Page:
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Books on Chinese military issues have traditionally been of interest to a small and inward-looking community of security-minded China-focused academics and policy analysts far from the mainstream of their disciplinary fields and professions. But with China’s growing prominence on the global stage, interest in Chinese defense and strategic matters has also become more widespread. This roundtable on M. Taylor Fravel’s examination of contemporary Chinese military strategy underscores the gradual coming of age of Chinese security studies as an important and relevant component of the general security studies field, and in the process draws attention to a book that is both timely and highly significant.

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There are good reasons to study Russia, China, and U.S. hegemony now. Facing common threats from the West, Russia and China have been moving closer since the 2010s. Are they going to finally form an alliance against the United States.? Will these rising powers seriously challenge or shake up the liberal world order that is built on U.S. hegemony? With Russian annexation of Crimea and China’s assertive diplomacy in the East China Sea as well as in the South China Sea, will a military conflict between the hegemon and rising powers be inevitable in the future? In a word, will “the ill winds”[1] from China and Russia, to borrow Larry Diamond’s phrase, pose fatal challenges to U.S. hegemony and world democracy?

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On 5 August 2019, Indian Prime Minister Narendra Modi’s government announced the abrogation of Article 370 of the Indian Constitution, which granted the state of Jammu and Kashmir autonomy within India, including a separate constitution, a state flag and control over internal administrative matters. At the same time, Modi’s government also abolished Article 35A, which is part of Article 370, and which mandated that only permanent residents of Jammu and Kashmir could own property in the region. Fearing unrest, India deployed tens of thousands of additional troops to the region, and blacked out most communication.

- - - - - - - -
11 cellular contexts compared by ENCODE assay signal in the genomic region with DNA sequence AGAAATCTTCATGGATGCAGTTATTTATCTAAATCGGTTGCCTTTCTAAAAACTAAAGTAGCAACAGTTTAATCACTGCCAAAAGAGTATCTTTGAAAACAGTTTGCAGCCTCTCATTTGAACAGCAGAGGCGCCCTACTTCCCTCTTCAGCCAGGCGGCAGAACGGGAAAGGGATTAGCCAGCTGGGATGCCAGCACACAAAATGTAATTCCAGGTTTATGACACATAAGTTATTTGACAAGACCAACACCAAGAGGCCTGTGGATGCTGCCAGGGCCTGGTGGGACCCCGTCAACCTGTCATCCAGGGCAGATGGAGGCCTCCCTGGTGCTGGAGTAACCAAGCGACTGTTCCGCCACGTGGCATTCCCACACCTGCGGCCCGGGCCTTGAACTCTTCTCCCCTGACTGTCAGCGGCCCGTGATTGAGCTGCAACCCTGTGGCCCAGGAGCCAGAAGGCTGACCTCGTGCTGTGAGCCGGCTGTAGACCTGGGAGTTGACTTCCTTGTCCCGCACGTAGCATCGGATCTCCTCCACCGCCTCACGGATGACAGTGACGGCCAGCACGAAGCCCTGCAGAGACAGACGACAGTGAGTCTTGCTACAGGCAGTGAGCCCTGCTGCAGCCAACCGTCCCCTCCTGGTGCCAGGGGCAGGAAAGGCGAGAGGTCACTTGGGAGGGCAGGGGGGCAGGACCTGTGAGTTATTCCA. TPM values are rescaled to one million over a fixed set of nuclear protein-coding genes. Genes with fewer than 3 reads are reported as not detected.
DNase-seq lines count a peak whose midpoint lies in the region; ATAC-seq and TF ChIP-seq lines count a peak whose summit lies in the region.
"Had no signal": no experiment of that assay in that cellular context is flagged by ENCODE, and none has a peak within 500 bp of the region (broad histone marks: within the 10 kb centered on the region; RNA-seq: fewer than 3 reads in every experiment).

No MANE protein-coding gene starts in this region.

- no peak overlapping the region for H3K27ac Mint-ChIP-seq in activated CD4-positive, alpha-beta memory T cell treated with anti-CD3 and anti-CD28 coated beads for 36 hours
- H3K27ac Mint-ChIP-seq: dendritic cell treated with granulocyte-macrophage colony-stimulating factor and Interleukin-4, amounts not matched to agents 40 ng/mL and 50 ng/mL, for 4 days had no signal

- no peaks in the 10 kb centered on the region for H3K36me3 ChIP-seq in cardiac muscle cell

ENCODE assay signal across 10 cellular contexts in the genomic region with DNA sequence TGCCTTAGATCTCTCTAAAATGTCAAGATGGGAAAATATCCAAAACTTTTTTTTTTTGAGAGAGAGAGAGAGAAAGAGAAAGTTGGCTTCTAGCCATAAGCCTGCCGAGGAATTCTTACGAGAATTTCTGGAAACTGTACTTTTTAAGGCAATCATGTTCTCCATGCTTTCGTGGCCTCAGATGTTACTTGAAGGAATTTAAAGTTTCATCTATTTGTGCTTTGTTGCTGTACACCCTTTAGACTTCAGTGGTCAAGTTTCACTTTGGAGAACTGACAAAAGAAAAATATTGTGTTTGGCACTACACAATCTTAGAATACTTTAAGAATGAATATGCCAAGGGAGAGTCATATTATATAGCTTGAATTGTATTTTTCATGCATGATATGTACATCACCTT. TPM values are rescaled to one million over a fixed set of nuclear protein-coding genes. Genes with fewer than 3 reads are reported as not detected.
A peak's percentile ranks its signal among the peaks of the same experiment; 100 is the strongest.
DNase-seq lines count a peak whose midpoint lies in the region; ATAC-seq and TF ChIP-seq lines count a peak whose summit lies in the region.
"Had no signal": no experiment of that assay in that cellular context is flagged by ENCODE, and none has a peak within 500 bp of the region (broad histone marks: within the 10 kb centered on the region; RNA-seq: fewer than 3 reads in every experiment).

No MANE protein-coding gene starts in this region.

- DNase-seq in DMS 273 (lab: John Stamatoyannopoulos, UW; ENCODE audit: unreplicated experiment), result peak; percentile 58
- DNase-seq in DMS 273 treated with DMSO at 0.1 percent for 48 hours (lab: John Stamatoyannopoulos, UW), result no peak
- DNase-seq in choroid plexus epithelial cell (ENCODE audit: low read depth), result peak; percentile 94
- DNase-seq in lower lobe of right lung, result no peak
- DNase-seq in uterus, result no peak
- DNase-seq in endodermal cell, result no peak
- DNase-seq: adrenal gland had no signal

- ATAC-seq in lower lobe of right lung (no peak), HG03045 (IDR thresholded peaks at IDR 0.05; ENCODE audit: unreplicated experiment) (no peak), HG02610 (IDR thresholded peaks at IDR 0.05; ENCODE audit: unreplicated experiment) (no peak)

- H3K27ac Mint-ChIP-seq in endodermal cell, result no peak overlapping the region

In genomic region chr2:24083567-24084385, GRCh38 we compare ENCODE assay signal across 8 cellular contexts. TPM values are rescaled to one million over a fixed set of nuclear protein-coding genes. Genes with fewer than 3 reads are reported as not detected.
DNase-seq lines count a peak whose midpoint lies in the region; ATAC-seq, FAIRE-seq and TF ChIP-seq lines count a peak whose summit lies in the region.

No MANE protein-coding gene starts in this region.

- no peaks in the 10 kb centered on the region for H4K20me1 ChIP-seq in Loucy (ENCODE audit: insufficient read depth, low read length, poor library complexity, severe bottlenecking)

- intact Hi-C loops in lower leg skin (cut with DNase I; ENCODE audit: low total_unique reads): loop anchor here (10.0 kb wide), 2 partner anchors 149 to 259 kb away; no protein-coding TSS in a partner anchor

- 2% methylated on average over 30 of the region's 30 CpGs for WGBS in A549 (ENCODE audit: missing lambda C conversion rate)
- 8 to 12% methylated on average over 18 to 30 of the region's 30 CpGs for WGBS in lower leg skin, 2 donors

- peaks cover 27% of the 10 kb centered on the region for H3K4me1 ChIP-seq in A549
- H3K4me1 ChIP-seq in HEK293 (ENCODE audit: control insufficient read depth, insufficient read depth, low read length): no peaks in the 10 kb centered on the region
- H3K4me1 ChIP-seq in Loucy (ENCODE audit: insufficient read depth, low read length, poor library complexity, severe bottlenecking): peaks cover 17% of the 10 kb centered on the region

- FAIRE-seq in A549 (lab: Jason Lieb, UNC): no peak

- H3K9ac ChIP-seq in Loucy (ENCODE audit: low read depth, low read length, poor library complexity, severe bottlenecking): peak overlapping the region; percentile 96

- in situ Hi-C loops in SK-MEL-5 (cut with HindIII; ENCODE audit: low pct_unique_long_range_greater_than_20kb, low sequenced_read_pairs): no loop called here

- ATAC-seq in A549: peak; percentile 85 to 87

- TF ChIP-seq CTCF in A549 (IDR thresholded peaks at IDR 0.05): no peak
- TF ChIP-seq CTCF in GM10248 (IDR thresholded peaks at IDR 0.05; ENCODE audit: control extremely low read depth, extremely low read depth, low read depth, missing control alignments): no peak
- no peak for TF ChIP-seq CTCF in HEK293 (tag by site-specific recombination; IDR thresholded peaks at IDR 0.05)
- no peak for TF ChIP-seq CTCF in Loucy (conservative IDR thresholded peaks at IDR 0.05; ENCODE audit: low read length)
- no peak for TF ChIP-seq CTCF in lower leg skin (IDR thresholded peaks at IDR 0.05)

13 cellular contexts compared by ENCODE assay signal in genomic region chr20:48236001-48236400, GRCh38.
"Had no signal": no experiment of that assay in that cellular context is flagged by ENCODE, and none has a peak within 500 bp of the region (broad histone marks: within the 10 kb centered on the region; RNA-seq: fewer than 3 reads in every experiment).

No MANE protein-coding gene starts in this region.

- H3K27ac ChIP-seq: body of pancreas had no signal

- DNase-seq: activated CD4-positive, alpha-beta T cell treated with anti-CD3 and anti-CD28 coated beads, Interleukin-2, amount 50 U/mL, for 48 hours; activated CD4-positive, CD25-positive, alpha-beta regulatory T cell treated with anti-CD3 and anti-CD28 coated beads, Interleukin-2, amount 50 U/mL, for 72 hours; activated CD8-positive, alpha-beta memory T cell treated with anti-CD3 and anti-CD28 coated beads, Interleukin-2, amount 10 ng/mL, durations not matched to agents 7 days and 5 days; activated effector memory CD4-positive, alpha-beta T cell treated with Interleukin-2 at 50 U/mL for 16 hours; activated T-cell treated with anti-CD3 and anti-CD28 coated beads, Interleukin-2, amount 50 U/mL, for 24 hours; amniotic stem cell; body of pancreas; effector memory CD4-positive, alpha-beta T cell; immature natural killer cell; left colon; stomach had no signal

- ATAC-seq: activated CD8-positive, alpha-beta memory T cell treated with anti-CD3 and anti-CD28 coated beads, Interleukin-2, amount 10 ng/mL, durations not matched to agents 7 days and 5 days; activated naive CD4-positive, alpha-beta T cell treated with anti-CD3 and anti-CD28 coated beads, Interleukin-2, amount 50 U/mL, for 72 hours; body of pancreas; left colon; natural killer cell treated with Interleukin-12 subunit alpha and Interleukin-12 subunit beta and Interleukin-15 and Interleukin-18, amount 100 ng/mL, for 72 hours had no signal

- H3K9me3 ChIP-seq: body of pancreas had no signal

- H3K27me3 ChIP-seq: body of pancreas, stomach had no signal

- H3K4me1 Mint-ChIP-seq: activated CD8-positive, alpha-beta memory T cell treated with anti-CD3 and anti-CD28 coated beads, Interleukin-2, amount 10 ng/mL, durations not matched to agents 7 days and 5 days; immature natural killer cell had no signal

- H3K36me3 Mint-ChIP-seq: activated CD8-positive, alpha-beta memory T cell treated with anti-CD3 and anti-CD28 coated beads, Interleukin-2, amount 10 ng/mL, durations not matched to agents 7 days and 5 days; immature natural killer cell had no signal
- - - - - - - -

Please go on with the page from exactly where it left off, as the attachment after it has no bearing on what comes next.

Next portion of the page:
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Stability on the Korean Peninsula took a beating in 2017. The year began with Kim Jong-un’s New Year’s Address that declared North Korea had “entered the final stage of preparation for the test launch of [an] intercontinental ballistic missile”[2] and President-elect Donald Trump tweeted in response, “it won’t happen.”[3] The subsequent twelve months witnessed North Korea’s sixth nuclear test and over 20 missile launches, including the long-range Hwasong-15 that demonstrated the range to reach the continental United States. Rhetoric was equally contentious, as both sides exchanged fiery language and insults. Tensions reached unusually high levels, even for Korea, and threats to use force became commonplace throughout the year.